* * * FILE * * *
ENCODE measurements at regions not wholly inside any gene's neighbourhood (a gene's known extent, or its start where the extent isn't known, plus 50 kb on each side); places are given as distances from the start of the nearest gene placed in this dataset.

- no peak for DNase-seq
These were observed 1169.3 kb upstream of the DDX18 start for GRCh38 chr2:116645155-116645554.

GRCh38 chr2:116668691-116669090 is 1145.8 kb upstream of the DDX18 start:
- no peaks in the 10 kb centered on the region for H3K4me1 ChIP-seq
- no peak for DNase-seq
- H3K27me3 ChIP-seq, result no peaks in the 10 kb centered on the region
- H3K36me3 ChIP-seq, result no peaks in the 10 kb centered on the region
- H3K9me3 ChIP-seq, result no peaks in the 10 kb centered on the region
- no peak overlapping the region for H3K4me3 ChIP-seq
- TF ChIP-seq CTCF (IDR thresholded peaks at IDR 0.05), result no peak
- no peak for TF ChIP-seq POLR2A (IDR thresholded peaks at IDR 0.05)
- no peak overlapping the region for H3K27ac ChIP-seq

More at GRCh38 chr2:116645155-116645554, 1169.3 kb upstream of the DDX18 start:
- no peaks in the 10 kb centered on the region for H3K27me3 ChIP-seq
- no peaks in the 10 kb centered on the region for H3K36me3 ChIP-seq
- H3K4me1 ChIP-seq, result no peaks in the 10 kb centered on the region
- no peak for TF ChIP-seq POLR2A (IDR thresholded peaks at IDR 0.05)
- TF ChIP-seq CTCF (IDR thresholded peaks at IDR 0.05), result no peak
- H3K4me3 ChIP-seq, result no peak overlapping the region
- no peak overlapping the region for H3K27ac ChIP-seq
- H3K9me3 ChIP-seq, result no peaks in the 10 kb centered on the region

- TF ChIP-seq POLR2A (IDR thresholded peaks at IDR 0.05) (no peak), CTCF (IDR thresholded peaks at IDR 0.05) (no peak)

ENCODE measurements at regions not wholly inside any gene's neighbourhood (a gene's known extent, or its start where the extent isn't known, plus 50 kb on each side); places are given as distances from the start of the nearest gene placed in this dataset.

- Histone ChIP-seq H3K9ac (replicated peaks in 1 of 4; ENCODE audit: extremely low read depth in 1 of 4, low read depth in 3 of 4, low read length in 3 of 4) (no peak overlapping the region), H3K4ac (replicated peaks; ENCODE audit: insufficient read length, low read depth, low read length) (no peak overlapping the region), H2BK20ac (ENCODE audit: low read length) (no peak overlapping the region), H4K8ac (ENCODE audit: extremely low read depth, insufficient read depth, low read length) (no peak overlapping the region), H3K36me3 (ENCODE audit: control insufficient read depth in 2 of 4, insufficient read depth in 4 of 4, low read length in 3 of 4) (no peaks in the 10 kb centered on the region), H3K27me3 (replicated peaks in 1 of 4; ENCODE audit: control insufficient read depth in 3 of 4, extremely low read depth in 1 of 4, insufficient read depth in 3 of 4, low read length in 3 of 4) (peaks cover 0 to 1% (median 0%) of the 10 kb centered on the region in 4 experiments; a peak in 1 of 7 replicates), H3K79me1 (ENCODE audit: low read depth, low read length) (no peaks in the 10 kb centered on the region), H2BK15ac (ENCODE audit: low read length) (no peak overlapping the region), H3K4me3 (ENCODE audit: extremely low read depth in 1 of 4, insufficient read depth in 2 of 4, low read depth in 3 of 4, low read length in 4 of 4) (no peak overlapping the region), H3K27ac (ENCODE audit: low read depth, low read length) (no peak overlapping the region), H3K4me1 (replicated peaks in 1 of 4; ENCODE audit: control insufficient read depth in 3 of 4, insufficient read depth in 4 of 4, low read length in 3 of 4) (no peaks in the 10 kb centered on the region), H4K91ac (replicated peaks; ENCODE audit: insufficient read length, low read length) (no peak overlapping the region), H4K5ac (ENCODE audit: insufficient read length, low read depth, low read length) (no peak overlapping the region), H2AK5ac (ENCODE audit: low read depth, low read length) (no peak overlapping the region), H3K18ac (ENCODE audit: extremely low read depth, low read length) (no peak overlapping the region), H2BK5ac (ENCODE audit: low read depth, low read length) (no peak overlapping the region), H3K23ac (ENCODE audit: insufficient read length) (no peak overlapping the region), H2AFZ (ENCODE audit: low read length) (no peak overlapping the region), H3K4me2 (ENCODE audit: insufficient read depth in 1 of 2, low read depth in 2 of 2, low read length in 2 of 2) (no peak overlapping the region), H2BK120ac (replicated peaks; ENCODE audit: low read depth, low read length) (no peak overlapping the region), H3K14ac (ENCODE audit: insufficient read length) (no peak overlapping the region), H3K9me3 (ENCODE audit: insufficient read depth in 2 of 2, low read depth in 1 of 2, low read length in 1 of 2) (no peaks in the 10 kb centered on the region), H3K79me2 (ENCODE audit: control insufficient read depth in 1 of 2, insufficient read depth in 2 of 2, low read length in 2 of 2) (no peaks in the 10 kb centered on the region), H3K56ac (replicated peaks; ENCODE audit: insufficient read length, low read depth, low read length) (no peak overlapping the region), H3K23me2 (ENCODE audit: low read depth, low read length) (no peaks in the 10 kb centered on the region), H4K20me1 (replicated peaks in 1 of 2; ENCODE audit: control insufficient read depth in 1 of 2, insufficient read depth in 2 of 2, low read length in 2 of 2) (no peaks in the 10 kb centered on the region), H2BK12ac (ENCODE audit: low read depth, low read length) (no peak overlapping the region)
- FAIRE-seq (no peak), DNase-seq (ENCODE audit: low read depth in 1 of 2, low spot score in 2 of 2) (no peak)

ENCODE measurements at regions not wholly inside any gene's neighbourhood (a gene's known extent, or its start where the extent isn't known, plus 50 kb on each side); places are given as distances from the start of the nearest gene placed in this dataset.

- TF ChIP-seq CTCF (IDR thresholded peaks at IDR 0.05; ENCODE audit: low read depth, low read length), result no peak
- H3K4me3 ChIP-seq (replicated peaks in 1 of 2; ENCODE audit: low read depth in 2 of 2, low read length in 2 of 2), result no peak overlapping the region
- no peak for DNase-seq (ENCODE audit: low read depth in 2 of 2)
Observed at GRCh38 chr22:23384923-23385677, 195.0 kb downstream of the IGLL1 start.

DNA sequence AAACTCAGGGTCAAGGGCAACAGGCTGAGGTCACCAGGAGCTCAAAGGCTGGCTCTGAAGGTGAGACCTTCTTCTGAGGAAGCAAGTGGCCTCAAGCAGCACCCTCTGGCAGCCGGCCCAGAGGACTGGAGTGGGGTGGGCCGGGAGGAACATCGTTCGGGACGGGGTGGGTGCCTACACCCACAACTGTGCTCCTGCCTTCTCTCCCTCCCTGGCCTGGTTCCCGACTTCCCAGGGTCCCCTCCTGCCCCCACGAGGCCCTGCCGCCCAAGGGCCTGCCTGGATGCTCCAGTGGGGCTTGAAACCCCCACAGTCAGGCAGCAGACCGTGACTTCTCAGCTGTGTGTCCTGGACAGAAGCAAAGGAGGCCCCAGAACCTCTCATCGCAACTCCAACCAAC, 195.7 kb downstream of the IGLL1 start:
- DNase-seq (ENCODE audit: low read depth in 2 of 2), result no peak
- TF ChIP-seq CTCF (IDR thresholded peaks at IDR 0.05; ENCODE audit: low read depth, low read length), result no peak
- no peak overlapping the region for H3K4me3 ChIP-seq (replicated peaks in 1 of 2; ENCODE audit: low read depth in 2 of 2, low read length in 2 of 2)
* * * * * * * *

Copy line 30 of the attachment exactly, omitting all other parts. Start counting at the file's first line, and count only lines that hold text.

- no peak for DNase-seq (ENCODE audit: low read depth in 2 of 2)